Local politicians who are up for re-election later this year will have noted the reaction from their constituents.

Judging from the response on social media, it was as appealing as an 80’s mustache with all the persuasive skills of a phonebook.

It doesn’t represent modern policing in contemporary New Zealand. Most officers have already made cannabis a lower priority for enforcement, and good on them.

Next year New Zealand will vote to make cannabis legal. For a proper debate to be held it is important that those who most affected are not considered criminals and hunted with the full force of the state. Police should immediately call off their aerial snooping and spraying programme.

Chris Fowlie is the CEO of Zeacann Limited, a medicinal cannabis producer; co-founder of the New Zealand Medical Cannabis Council; president of the National Organisation for the Reform of Marijuana Laws NZ Inc; co-founder of The Hempstore Aotearoa; co-host of Marijuana Media on 95bFM; and court-recognised expert witness for cannabis.


  1. “They did this knowing some of the cannabis sprayed with their poison would still end up being sold illicitly, while spray drift may end up in waterways or poison nearby native bush.”

    Where are the anti-1080 brigade on this one? Oh yeah, thats right, it doesnt threaten their precious hunting prey. So its ok then.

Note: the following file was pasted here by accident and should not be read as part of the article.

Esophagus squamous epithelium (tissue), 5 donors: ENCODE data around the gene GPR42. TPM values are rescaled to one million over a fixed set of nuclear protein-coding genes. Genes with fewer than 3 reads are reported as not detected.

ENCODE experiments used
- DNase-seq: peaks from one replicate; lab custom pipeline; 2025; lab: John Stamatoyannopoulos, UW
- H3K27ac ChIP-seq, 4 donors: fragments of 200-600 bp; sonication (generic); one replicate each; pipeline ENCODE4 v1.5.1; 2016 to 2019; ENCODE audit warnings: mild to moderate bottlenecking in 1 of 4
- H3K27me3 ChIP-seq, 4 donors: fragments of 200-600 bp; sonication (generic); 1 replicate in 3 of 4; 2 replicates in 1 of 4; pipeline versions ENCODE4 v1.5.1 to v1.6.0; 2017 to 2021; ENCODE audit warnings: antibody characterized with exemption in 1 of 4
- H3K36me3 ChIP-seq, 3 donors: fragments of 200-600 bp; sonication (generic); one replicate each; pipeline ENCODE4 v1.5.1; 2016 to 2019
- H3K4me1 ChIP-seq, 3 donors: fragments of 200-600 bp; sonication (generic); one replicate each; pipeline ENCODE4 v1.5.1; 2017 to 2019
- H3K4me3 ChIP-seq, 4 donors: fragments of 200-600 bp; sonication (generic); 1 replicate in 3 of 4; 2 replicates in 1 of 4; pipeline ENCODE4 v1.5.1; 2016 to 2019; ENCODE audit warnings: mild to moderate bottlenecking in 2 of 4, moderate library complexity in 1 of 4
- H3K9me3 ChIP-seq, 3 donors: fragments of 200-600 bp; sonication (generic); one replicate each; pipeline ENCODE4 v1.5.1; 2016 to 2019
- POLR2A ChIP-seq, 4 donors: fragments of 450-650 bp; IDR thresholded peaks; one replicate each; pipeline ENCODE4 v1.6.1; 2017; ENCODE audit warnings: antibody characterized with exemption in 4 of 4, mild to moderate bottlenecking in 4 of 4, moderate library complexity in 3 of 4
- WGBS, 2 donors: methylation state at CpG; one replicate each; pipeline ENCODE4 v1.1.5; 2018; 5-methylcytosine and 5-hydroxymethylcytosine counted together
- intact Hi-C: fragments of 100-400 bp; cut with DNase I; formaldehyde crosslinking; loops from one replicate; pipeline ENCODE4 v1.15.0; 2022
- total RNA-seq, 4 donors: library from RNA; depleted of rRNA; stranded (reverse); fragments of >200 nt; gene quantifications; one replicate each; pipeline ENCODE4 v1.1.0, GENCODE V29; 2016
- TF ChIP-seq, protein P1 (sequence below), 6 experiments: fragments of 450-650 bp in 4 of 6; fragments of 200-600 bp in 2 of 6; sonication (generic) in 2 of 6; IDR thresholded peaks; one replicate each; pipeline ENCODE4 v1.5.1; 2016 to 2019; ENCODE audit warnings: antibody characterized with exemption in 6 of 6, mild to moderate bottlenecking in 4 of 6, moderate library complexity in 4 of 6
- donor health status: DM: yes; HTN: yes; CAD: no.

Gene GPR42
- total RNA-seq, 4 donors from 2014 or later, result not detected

2. As they say in the Murder Mountain doco currently screening on Netflix ” i grew up running from the blades” Kids up here in Cannabis County ( nz’s Far North) know all too well the effect the choppers have on the dinner table and you’re looking at 3 generations who’ve been subject to this harassment. People can grow on your property without your permission or awareness and the pigs will still raid your abode whether you are present or not. My kids know what it’s like to have choppers overhead as you try to have a birthday party on the lawn to be woken by snooping planes and pigs without a warrant. Nothing will stop NZ’s police from their favourite cowboy shennagins.

  3. Will it really be legal? Over the counter purchase by adults? Or ‘legal’ for pharmaceutical companies to make obsence profits selling it to the Government for use by a tiny percentage of the population who are terminally ill…

  4. Not much has changed in 40 years, except there arent 50 calibre machine guns pointed out of these gunships anymore.
    The tactics of flying metres above folks houses and animals remains.
    The wars not won yet

  5. Spotter planes are being seen all over the Bay of Plenty. Far more prevalent than any year previously. Flying low over my house they record everything they pass over in an invasion of privacy. I give no permission.
    Last year there was no flying. They seem to intent on be making up for it. How about analysing cannabis related crime in the last year. Did extra weed in the system cause any rise in crime? I would suggest it may have been reduced. If so why then is flying still being done and what does it achieve.?